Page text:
So when First Officer Murdoch slammed the big girl into full reverse in order to avoid the iceberg, the outer two screws started turning the other way, while the center one just stopped (correctly portrayed in the movie). It sort of makes sense; if you’re trying to go backward, you don’t want one of your propellers still pushing you forward.
However, the center screw was directly in front of the rudder, and shutting it down meant less water was washing over the rudder, which crippled the ship’s handling.
Had the center prop been designed in such a way that it kept turning in the event of a reversal (or if they hadn’t reversed at all), it’s pretty likely the ship would have missed the iceberg completely, saving the lives of 1,514 people and eight dogs.
From a publication in the Associated Press by Richard Pyle…
Garzke is co-author of a report on the sinking that was presented recently at the centennial meeting of the Society of Naval Architects and Marine Engineers.
Whether the Titanic could have stayed afloat in the North Atlantic after the collision, even if it had been made of higher-grade steel, is “problematical,” said William Garzke, a New York naval architect.
Garzke said it was impossible to know what would have kept the ship afloat without studying its hull, which is partly buried in the seabed under 12,000 feet of water. Although it has been examined closely by undersea robots, there’s no prospect of the damaged bow section ever being raised, he said.
In their report, Garzke and his four co-authors said the ship’s steel plating suffered “brittle fracture” in the 31-degree water. They said a better grade of steel might have held up longer.
The report is the latest revisionist history concerning the century’s greatest peacetime sea disaster. The Titanic’s hulk was found in 1985 by undersea explorer Robert Ballard of the Woods Hole Oceanographic Institution in Massachusetts. Research minisubs and robots have explored it four times since then.
Those surveys revealed much about the disaster, including the fact that the ship broke into two main pieces, and that the iceberg did not rip a 300-foot gash in the hull as originally reported.
He said the problem of brittle fracture, which lay in the composition of steel, was solved during World War II.
With the Titanic there were numerous problems; such as with hubris (setting speed records and thinking the ship was invincible), engineering and manufacturing flaws (the design of the propellers/how the steel was manufactured), not enough life-boats (though meeting the minimum regulations, which goes to show businesses will do as little as possible unless required), a general failure on behalf of humanity to do what was right …… (the California was closer than the Carpathia; when the crew alerted the captain to strange lights in the sky (the flares!) he issued no orders, and the California’s radio operator had gone to bed) and survivors in the freezing water (28 °F (−2 °C) ) being left to die by those in the life-boats who were afraid to return and rescue them, which cultivated in the world’s worst disaster for a passenger vessel.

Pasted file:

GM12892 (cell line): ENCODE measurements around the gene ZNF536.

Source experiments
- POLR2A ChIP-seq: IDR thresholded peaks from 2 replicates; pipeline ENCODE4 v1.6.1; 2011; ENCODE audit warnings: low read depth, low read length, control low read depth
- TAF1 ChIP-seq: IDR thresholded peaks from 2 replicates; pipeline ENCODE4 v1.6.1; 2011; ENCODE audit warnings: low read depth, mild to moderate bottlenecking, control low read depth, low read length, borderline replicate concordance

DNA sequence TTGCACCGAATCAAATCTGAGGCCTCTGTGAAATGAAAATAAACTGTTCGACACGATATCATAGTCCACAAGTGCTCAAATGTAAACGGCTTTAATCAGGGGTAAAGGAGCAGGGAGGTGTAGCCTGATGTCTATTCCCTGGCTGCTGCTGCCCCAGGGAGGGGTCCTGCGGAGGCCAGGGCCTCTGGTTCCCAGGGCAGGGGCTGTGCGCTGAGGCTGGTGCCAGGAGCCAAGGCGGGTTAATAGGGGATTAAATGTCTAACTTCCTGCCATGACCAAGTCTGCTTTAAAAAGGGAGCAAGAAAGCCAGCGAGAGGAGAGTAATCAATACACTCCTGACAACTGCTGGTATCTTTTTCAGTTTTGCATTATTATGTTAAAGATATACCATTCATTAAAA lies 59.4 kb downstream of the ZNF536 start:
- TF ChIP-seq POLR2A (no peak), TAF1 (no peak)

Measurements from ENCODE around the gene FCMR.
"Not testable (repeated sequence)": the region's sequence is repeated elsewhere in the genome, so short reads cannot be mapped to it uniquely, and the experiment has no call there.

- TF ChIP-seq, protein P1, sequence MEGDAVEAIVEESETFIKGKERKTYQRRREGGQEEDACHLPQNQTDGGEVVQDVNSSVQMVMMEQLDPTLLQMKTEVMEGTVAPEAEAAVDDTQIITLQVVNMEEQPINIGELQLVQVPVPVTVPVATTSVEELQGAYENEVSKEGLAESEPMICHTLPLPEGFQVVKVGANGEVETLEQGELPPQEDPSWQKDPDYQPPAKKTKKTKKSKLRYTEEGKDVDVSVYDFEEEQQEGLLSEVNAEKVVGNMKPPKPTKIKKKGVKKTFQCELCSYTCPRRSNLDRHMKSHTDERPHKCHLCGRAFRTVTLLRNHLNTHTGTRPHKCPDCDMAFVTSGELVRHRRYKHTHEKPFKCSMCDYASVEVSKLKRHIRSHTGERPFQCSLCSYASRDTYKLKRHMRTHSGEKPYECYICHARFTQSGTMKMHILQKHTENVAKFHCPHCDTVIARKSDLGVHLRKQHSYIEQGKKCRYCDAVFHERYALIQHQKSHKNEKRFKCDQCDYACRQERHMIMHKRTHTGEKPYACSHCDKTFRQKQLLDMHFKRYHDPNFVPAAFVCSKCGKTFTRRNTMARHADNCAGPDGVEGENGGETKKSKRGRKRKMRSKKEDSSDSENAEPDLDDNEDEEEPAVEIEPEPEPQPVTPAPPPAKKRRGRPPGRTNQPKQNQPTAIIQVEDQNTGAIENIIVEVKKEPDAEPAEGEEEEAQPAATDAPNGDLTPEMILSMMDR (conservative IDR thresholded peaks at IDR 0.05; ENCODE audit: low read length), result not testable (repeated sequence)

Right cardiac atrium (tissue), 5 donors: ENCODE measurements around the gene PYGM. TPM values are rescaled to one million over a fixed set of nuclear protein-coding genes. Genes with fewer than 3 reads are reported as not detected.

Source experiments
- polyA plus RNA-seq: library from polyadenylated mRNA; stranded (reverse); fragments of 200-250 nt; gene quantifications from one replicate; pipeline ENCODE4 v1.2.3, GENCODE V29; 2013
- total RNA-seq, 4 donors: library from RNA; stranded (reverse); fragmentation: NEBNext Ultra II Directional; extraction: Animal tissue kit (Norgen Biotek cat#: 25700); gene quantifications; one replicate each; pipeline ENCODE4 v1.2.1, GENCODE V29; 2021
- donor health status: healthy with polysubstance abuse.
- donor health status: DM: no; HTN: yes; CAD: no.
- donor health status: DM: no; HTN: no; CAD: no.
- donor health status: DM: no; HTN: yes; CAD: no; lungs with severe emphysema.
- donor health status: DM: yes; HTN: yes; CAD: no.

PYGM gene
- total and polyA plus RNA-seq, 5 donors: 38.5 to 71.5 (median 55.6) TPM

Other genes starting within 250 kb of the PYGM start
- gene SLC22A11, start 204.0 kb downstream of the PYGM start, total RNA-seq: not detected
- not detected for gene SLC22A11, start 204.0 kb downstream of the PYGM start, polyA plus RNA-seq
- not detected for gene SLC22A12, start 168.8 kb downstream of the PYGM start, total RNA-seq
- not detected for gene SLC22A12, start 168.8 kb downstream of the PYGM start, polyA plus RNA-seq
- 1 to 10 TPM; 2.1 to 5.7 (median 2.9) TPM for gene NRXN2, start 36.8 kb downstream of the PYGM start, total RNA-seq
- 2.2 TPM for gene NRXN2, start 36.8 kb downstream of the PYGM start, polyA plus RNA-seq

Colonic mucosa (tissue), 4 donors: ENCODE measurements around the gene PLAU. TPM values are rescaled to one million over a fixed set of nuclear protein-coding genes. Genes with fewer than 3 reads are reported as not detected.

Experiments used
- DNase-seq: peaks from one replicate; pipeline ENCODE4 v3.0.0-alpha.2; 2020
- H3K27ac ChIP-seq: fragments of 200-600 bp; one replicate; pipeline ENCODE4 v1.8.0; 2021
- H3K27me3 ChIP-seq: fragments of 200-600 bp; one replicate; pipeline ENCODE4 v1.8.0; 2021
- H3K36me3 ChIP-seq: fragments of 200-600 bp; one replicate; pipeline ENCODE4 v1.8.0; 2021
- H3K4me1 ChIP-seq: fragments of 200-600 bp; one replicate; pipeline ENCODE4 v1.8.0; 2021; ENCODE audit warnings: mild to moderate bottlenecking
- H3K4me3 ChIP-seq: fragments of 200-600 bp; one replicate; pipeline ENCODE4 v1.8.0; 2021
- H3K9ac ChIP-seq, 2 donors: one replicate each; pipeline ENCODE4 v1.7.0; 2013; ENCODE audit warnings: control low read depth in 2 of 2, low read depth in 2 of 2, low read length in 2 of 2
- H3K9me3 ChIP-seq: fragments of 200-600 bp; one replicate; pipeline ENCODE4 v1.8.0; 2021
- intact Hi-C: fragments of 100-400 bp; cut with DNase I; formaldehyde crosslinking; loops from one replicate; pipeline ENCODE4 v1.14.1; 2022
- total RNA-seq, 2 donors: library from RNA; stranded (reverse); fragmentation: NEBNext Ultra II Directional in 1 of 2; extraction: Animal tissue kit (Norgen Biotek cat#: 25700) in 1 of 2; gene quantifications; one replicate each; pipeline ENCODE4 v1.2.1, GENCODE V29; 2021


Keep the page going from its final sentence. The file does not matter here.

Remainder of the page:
If only they could have predicted this would happen…
In 1898 a novel by my Morgan Robertson was published that ‘foretold’ the sinking of the Titanic 14 years before the disaster occurred.
Robertson describes his fictional ship as having a displacement of 70,000 tons; the Titanic’s displacement was only 4,000 tons less. The two ships had similar passenger capacities (about 3,000 passengers), top speed (25 knots), length (800 ft vs. 882.5 feet), and they shared numerous other features, including the lack of sufficient number of lifeboats.
In the novel, Robertson’s ship, which has a passenger list filled with wealthy and powerful people, is on its maiden voyage when it strikes an iceberg in the North Atlantic on an April night and sinks.
The name of Robertson’s fictional ship?…. The TITAN.
[Excerpt from It’s a Weird World, edited by Paul Stirling Hagerman]
Now, here is a treat: My father has had this newspaper framed in his office before I was born. I’ve grown up thinking the story of the Titanic was an astounding tale with the ship considered unsinkable and then to fail on its maiden voyage was always a little mind-boggling for me as a kid; to know so many people died thinking they were so safe.
A little piece of history that will be a century old this April 2012!!!
[Update: I found this link that takes you to the Senate Committee’s interview of the surviving wireless operator so you can see their full testimony of the ships communications. You can read it if you enlarge the images above (click on it twice), but some of the paper is folded over the story.]